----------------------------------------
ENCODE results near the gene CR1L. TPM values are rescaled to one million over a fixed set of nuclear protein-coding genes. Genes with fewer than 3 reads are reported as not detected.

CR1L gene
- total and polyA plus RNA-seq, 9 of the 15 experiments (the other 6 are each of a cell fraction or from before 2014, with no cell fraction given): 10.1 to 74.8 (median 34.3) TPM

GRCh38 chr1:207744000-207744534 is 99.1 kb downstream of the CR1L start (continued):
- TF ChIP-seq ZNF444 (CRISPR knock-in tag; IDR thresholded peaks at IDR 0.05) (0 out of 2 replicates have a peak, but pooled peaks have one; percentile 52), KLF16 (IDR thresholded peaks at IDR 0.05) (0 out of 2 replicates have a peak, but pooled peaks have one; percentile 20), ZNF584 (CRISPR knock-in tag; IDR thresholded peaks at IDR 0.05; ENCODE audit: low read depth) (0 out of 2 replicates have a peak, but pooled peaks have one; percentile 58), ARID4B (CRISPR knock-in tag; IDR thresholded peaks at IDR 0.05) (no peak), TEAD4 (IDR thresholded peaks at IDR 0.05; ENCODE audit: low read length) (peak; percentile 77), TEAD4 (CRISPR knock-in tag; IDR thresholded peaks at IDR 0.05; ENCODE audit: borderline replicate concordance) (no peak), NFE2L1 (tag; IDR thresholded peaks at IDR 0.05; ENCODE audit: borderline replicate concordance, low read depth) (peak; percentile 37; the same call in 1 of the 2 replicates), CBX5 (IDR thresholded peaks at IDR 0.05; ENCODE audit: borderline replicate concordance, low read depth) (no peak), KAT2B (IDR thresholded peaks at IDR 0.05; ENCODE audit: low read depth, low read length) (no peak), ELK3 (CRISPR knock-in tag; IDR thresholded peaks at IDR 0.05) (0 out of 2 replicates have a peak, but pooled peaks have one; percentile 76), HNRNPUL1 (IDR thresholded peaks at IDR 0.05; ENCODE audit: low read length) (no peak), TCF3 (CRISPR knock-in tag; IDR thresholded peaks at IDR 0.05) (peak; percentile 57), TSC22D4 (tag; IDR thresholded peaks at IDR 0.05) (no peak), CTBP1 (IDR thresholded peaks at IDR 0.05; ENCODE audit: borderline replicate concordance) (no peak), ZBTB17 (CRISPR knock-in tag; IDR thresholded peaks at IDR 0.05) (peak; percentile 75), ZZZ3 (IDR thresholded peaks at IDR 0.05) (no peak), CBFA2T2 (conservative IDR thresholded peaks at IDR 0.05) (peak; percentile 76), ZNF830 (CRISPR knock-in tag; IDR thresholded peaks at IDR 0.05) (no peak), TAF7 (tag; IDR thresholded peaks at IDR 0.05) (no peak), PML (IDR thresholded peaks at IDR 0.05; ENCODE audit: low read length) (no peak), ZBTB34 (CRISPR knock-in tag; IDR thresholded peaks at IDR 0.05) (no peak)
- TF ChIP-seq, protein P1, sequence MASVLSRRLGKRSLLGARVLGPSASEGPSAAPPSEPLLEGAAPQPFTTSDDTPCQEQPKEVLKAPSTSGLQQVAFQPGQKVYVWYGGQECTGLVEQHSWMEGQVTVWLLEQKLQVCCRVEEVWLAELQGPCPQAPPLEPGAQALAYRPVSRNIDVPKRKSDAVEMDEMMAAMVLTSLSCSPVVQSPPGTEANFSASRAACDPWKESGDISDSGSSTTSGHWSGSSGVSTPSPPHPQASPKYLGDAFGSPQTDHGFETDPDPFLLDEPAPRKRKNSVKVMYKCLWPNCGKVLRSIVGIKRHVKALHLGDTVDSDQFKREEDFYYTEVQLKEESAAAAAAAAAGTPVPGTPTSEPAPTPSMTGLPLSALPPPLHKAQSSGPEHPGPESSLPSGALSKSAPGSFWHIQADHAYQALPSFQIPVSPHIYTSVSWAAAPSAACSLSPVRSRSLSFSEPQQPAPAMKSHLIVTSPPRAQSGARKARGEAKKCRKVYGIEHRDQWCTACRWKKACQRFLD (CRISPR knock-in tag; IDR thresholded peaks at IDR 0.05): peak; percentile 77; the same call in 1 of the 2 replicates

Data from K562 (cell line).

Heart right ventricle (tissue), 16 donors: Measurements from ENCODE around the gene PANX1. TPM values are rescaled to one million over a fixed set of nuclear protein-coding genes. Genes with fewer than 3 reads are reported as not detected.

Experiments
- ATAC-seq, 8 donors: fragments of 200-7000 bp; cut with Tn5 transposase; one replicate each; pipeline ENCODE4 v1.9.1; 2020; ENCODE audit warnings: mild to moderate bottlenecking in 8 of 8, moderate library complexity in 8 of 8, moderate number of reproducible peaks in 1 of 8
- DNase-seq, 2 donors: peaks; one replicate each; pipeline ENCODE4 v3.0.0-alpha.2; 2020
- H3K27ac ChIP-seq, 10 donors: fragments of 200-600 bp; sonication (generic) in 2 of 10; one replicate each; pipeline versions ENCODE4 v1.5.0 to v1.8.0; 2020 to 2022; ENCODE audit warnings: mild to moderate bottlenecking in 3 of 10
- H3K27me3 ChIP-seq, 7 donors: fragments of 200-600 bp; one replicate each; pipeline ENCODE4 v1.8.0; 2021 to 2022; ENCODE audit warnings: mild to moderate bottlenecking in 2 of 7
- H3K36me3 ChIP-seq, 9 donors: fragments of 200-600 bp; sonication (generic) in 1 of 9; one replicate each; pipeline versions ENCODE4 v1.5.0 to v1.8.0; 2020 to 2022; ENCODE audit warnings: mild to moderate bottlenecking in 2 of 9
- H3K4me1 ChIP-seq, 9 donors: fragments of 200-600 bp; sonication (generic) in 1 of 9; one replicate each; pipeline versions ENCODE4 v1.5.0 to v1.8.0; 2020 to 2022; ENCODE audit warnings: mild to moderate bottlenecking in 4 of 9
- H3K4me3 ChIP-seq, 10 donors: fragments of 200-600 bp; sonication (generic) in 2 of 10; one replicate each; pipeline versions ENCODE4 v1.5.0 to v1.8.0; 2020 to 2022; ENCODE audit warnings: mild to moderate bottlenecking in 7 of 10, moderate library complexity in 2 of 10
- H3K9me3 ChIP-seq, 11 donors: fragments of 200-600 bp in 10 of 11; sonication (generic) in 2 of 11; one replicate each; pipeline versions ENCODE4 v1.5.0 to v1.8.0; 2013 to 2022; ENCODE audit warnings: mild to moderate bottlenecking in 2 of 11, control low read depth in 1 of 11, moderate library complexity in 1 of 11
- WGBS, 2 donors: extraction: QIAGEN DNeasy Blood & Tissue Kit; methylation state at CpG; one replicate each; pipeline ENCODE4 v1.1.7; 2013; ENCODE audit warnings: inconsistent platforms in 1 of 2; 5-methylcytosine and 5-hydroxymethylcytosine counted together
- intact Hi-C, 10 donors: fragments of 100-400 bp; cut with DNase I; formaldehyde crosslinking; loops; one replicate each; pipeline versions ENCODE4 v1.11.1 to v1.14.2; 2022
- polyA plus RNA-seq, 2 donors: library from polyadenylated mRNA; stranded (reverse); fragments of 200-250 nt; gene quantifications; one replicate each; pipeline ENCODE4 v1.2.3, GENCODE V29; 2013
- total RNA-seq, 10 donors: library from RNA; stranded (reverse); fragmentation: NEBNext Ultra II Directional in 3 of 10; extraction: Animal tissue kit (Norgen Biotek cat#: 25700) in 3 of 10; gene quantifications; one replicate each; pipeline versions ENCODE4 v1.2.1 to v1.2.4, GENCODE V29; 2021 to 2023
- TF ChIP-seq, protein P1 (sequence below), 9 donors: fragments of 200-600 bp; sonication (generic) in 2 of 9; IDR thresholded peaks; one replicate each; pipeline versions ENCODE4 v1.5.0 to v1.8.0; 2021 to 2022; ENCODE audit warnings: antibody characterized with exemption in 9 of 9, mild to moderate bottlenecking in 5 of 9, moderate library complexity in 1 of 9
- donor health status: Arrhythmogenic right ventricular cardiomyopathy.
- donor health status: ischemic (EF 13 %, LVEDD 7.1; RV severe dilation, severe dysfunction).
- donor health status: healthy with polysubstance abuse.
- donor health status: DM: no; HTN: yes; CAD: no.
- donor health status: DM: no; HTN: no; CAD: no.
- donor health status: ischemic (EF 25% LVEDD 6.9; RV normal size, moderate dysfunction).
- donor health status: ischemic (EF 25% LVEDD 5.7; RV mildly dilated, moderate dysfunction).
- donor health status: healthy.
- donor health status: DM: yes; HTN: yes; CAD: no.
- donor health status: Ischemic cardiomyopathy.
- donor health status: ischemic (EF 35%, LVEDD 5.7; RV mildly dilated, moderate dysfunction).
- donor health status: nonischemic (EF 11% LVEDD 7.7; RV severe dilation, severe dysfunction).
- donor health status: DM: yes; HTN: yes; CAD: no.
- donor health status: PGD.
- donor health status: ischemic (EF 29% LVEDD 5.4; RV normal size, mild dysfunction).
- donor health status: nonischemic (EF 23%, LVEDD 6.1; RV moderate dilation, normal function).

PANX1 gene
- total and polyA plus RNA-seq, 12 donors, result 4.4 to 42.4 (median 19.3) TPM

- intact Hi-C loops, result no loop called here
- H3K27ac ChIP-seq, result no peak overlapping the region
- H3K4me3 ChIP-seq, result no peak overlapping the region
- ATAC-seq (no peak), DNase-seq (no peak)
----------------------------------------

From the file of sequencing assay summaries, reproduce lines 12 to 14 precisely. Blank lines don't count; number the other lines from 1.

- H3K27ac ChIP-seq, 10 donors: fragments of 200-600 bp; sonication (generic) in 2 of 10; one replicate each; pipeline versions ENCODE4 v1.5.0 to v1.8.0; 2020 to 2022; ENCODE audit warnings: mild to moderate bottlenecking in 3 of 10
- H3K27me3 ChIP-seq, 7 donors: fragments of 200-600 bp; one replicate each; pipeline ENCODE4 v1.8.0; 2021 to 2022; ENCODE audit warnings: mild to moderate bottlenecking in 2 of 7
- H3K36me3 ChIP-seq, 9 donors: fragments of 200-600 bp; sonication (generic) in 1 of 9; one replicate each; pipeline versions ENCODE4 v1.5.0 to v1.8.0; 2020 to 2022; ENCODE audit warnings: mild to moderate bottlenecking in 2 of 9